Epidemiology and impact of childhood molluscum contagiosum: a case series and critical review of the literature

Pediatr Dermatol. Jul-Aug 2005;22(4):287-94. doi: 10.1111/j.1525-1470.2005.22401.x.

Abstract

Parents of 30 children with clinically diagnosed molluscum contagiosum were surveyed to assess their perception of the condition, its treatment, its impact on their everyday lives, and on the children themselves. Among parents, 82% reported that molluscum contagiosum concerned them moderately or greatly. Concerns focused on physical issues associated with the infection, such as scarring, itching, chance of spread to peers, pain, and the effects of treatments. Quality of life was not affected. Molluscum contagiosum was most common among school-age children. Eighteen of 29 respondents swam in public pools, a common activity in children of this age. All epidemiologic studies of molluscum contagiosum in otherwise healthy individuals, published since 1966, have been critically reviewed herein. The review confirms an association between swimming pool use and molluscum contagiosum. Age, living in close proximity, skin-to-skin contact, sharing of fomites, and residence in tropical climates were also associated with higher rates of infection while sex, seasonality, and hygiene showed no such association.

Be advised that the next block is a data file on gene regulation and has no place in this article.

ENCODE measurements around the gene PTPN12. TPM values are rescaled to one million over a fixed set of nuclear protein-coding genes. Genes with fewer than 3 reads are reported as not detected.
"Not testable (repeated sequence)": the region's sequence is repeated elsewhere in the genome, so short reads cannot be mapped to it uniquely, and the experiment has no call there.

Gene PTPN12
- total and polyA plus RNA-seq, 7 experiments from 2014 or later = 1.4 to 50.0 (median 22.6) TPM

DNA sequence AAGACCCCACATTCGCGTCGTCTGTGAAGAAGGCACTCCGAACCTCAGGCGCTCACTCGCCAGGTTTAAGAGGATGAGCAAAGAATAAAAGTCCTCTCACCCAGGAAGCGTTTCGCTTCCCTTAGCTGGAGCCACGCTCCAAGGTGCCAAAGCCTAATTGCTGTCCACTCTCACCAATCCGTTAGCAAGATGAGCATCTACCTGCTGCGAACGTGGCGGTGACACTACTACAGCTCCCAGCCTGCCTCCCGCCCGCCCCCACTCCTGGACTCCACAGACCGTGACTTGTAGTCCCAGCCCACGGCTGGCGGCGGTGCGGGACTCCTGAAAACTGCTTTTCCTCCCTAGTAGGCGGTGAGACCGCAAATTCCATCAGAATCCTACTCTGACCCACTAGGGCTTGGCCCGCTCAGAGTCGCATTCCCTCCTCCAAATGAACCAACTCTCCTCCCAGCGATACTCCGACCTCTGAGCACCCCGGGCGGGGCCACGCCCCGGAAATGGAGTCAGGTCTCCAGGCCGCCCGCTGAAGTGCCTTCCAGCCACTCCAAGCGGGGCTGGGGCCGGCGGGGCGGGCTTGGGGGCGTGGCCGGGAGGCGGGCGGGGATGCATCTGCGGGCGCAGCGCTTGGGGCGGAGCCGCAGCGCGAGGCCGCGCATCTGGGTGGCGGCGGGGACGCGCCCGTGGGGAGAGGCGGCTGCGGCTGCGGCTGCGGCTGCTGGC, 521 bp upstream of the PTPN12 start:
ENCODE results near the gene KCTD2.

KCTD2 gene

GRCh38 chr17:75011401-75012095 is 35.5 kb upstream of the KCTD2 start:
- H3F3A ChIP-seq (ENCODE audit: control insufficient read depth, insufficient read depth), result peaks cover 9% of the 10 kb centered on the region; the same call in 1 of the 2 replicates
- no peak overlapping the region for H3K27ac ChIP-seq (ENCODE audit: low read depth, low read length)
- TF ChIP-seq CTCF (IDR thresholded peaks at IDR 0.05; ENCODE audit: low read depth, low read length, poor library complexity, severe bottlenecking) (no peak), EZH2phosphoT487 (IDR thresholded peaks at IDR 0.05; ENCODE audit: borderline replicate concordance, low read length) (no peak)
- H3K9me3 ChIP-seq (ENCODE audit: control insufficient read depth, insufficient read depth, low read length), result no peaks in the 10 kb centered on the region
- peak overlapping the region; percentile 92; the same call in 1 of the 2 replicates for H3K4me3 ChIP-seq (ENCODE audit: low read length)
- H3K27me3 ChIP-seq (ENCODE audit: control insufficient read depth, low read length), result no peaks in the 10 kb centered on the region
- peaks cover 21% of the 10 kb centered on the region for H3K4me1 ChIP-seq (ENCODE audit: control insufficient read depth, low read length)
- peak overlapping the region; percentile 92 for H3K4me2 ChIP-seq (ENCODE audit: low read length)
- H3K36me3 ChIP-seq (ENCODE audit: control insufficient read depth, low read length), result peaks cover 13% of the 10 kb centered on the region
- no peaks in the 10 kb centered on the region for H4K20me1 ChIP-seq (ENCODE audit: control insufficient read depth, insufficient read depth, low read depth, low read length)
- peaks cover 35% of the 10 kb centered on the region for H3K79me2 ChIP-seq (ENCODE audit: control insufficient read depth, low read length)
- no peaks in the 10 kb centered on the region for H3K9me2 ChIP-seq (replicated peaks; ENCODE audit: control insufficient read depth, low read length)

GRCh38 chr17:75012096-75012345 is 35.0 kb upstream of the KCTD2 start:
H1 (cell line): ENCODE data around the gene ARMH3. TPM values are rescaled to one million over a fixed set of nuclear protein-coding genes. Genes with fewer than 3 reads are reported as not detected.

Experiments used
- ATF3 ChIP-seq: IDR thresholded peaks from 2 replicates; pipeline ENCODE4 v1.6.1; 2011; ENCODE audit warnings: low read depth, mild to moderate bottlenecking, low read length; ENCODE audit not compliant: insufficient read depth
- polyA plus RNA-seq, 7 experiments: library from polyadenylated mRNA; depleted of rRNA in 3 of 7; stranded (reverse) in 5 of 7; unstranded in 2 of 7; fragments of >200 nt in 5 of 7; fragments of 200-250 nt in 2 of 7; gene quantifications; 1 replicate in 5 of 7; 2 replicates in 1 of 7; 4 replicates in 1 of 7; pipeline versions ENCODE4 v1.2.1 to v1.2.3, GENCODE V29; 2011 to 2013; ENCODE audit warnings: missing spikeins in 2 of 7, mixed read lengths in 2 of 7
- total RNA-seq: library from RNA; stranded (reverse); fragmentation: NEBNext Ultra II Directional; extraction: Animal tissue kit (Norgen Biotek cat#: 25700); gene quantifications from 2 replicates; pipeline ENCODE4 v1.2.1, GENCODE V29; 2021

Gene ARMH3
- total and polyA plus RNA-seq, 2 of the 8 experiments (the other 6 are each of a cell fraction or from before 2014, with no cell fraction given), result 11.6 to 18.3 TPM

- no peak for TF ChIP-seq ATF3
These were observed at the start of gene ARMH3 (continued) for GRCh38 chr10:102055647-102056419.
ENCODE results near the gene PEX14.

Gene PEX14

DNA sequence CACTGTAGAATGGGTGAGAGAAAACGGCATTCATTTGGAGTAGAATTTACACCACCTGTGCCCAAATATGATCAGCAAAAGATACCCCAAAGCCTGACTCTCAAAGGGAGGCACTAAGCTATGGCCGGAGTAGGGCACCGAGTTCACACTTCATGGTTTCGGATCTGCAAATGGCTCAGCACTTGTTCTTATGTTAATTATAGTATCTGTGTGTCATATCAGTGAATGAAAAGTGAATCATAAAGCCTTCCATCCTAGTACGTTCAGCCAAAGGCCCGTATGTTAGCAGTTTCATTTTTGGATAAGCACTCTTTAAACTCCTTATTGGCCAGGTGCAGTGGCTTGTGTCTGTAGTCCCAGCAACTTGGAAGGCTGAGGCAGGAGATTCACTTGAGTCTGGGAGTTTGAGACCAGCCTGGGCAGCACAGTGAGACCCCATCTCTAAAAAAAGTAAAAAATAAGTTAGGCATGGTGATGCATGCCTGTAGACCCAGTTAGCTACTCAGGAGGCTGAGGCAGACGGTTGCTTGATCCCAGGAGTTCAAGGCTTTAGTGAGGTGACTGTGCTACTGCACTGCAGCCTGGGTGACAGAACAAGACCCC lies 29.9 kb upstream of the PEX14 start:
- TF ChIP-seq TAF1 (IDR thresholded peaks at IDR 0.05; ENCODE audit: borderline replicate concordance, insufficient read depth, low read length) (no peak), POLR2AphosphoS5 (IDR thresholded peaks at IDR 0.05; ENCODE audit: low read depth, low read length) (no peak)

Publication types

  • Case Reports
  • Research Support, Non-U.S. Gov't
  • Review

MeSH terms

  • Attitude to Health*
  • Australia / epidemiology
  • Child
  • Child, Preschool
  • Eczema / complications
  • Female
  • Humans
  • Infant
  • Male
  • Molluscum Contagiosum / epidemiology*
  • Parents / psychology*
  • Risk Factors
  • Surveys and Questionnaires
  • Swimming Pools